We have been given so many compliments on our sailboat artwork, and for those who know what it means, our boat name. I thought I would do a post on this since while we can take credit for the name, we got help on the artwork and thank goodness we did because our version would have been a train wreck.
The symbol and the name.
Coming to consensus as a married couple on a boat name is a true exercise in love and tolerance. You leave it to a man and you get things like ‘Ship Happens’ or ‘CodFather’, which are perfectly fine names but don’t fully express the inner soul of a vessel born from years of dreaming, inspiration and emotional commitment.
The first name we landed on was Geronimo but it later dawned on us that it would take a while to spell out in the phonetic alphabet if we hadn’t completely lost our brains in the event of an emergency. Our criteria shifted to 1) it had to be meaningful and speak to us and 2) it had to be under four letters, which certainly narrowed things down.
Stephane is originally from Brittany so we knew we wanted to weave in some traditional breton/celtic symbolism there, which for anyone who has been to that region of France is the second coolest thing after the first coolest thing which is that creperies are their version of Starbucks and are on every street corner. They put these symbols on literally everything, and we fell in love with the triskele in particular. Turns out, no one really knows what it means, it’s sort of like a MadLib ‘Triskele means the three dimensions of (blank)’ but the macro theme embodies harmony - something we could get behind.
We were in an old bookstore in France on a trip in 2018 and I picked up an old Breton book of meaningful words, which was serendipitous actually. We found the word ‘Awen’ which essentially means that which inspires you. We were jumping around in the bookstore like a couple of French soccer fans after winning a big game. It was perfect.
We started out with this crude idea that the triskele for us should mean harmony of wind, water and oceans creatures. We created this terrible sketch together which is what you get when to cross and engineer with a marketer with no art skills. We finally gave up trying to make something of our own and asked around the boat circles if anyone knew a good graphic artist and we found Mercedes Villar who is this amazingly talented woman who lives in A Coruna Spain who is also a sailor! Jackpot!
Our original sketch was a train wreck
I reached out to Mercedes and through email alone, (since we had to rely entirely on Google Translate to communicate), she was able to understand exactly what we wanted. We were floored! We asked her to somehow fuse all of these ideas together with a little Tahitian flair (since that’s our ultimate destination) and she worked magic. Not only that, she sent back ideas for bling and tattoos!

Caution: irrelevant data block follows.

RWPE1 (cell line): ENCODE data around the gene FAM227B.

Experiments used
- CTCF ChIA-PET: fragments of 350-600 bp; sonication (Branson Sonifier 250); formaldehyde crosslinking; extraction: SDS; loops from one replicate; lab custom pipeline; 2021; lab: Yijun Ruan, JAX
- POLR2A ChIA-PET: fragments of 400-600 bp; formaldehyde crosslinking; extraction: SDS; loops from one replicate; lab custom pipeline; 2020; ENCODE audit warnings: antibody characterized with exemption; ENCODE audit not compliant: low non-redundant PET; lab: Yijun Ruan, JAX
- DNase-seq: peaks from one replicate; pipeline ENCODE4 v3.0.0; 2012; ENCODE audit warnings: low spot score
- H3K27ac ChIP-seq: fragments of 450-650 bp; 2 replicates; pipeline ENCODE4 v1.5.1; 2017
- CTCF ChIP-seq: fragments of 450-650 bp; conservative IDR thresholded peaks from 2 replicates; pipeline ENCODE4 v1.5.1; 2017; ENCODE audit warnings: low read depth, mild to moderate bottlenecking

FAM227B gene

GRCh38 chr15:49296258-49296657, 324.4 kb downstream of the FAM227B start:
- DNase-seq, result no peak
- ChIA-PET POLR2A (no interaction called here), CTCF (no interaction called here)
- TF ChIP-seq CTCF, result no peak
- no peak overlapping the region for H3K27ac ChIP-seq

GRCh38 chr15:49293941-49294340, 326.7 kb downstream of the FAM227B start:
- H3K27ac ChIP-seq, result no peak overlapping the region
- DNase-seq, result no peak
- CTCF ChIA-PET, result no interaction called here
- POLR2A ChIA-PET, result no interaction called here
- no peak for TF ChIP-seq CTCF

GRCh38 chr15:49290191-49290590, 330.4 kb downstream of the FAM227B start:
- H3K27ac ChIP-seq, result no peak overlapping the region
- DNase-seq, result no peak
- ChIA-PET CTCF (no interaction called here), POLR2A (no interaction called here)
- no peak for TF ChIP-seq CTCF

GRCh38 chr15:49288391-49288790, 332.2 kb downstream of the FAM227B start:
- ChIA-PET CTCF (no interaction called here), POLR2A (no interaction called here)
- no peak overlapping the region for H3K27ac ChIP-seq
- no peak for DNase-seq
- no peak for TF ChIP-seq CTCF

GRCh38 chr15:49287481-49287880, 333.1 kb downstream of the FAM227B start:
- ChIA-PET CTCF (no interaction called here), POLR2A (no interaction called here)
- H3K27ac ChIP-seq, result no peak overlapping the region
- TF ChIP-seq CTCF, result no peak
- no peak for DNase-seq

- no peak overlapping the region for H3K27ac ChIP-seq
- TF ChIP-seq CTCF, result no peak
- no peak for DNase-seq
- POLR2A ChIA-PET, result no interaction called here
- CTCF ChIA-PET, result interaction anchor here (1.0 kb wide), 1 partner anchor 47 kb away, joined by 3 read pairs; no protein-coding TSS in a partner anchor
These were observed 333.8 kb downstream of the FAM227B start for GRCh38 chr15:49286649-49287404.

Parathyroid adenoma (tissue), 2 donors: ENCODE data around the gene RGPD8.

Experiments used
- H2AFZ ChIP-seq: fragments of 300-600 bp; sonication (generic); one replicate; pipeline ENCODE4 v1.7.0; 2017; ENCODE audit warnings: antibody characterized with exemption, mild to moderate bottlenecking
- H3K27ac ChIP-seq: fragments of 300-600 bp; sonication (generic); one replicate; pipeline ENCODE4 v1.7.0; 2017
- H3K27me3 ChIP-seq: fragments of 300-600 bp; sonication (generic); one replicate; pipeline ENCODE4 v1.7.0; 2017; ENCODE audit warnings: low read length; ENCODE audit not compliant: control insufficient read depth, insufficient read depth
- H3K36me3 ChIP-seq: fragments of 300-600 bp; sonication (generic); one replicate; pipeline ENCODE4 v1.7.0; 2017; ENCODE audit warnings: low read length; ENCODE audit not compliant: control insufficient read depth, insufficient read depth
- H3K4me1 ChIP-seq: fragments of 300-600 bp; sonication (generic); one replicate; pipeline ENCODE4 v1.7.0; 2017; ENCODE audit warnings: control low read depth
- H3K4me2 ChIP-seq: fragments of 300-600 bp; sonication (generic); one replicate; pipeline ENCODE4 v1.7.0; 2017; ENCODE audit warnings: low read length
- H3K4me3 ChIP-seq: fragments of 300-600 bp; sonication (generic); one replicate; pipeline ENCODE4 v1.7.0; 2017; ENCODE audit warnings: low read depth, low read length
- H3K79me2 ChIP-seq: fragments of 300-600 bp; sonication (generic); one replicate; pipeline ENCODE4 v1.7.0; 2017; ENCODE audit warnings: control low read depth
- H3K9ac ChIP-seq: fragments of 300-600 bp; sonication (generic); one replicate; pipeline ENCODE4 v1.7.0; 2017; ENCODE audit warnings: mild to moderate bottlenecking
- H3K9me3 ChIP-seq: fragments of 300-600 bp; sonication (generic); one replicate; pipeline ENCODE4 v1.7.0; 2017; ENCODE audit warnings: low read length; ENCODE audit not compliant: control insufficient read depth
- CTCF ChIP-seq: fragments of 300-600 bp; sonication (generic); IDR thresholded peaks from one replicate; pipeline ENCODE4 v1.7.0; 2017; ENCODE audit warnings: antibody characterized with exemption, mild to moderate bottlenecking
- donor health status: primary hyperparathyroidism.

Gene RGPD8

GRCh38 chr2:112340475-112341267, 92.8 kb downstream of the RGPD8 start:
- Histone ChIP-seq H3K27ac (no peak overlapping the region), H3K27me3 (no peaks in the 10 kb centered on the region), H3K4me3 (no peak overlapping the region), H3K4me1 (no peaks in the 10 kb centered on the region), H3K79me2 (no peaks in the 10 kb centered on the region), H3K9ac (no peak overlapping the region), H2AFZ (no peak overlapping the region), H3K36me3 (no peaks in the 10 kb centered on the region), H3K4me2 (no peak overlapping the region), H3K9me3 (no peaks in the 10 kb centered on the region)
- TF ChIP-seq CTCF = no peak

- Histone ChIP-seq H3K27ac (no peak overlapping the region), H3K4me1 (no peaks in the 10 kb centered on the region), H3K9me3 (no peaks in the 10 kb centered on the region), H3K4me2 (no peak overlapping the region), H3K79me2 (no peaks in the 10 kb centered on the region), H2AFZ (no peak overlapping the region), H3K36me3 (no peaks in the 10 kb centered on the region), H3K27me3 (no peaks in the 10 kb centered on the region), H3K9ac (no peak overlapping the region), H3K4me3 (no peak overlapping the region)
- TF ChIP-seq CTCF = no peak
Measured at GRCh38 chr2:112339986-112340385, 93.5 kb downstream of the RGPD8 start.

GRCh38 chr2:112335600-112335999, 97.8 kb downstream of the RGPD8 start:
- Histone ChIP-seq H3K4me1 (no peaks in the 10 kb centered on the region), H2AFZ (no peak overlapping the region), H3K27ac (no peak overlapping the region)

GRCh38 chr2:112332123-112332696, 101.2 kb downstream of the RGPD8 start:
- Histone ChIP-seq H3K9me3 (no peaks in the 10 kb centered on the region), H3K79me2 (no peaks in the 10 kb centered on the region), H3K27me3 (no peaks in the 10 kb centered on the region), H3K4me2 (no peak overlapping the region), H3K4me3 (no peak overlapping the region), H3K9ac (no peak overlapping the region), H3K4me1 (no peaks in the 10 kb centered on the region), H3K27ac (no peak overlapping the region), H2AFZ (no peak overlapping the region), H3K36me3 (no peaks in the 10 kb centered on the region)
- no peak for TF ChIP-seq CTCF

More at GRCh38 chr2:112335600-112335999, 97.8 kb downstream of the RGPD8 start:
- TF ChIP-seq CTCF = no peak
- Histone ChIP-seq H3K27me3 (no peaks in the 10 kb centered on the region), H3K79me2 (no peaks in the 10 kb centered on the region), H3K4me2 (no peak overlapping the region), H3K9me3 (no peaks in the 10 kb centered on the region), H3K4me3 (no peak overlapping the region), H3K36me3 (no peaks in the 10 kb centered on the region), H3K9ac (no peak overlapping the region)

In addition to the core artwork, Mercedes gave us a ton of fun ideas.
When we got to La Rochelle, we were motivated to get the new artwork on the boat because what was there was a black tape version done by our dealer to pass muster with the BVI authorities in order the register the boat immediately post-factory. We had to send them photos of the boat markings and the boat name on the stern of the boat. They must have been laughing hysterically when they saw our picture because not only is it atrocious, Road Harbour is spelled wrong.
Anyway, when we got to France I took the designs to La Rochelle Creation to see what they could do and what it would cost. With my handy translation app, we worked with the team there and with Mercedes to get the right color and dimension for the boat, since she couldn’t do that remotely. The designer at LRC mocked everything up and I kept telling her to make the name bigger. I dunno, I just wanted to boat name on the port and starboard aft hulls to make a statement. There’s just so much white on these boats and I wanted it to be less IKEA and more moxie.
About a week or so later they came down with the decals to put them on the boat. They start with the large decals with the papers still on and they started to line everything up. I was a little nervous I'll be honest. So was the woman in charge at the dock because she was smoking cigarettes like a champ. It was a big job for them but they were meticulous and I felt for them because it was hot as hell outside and they had to dangle half their bodies in the water to get it put on right.
Two days later, it was all put on the and WOW, it looks incredible but the name on the boat...I mean, it's just so...BIG!
A few weeks later we are making our way around Sardinia, the Aeolian Islands, Sicily and under the boot of Italy. During this time people are waving at us and giving us thumbs up, commenting on our decals and the boat name, and saying they saw us anchored at such and so. We had a couple people go online, find our blog and send us emails inviting us to come visit them in different places which was super cool.
My position on the decals is go big or go home!
We later got our very own stamp, which apparently is a thing when you need to work with customs to receive packages.
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